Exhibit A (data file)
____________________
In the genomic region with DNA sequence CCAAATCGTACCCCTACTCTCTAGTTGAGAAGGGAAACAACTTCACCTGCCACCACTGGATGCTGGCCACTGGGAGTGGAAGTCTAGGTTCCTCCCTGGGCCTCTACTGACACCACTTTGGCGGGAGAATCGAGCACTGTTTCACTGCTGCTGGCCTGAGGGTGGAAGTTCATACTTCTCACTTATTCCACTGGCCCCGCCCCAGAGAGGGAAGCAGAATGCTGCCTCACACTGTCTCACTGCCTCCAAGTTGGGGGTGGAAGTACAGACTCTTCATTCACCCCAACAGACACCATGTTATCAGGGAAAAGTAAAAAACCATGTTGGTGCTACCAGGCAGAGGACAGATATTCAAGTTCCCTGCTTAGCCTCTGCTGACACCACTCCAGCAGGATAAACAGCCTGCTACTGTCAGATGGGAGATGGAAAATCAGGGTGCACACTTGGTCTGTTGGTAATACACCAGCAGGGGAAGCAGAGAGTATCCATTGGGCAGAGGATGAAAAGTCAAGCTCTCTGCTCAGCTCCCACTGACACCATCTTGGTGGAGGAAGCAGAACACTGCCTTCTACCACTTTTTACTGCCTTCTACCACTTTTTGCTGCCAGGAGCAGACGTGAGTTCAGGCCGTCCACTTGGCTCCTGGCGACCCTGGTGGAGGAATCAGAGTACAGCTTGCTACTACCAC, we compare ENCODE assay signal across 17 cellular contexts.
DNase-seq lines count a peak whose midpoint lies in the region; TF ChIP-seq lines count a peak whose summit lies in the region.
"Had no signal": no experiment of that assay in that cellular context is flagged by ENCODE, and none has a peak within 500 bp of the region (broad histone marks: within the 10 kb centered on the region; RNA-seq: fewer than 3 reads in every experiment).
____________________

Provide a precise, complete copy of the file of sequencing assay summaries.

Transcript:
In the genomic region with DNA sequence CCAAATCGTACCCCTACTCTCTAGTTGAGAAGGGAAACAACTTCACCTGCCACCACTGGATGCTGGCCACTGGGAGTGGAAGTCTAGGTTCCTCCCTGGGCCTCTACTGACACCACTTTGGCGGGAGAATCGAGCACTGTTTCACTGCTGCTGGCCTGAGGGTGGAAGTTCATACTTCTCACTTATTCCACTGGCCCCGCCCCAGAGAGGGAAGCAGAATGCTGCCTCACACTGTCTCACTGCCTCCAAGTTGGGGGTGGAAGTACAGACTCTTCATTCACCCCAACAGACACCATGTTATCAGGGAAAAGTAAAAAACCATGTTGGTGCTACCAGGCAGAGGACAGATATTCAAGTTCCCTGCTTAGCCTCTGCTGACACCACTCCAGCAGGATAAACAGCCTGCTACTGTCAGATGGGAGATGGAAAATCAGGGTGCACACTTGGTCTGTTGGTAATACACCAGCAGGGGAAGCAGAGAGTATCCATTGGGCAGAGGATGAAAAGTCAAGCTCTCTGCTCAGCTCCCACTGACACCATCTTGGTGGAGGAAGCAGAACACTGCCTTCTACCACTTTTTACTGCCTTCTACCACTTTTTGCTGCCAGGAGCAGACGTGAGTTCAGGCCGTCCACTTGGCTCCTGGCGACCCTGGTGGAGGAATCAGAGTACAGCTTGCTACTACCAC, we compare ENCODE assay signal across 17 cellular contexts.
DNase-seq lines count a peak whose midpoint lies in the region; TF ChIP-seq lines count a peak whose summit lies in the region.
"Had no signal": no experiment of that assay in that cellular context is flagged by ENCODE, and none has a peak within 500 bp of the region (broad histone marks: within the 10 kb centered on the region; RNA-seq: fewer than 3 reads in every experiment).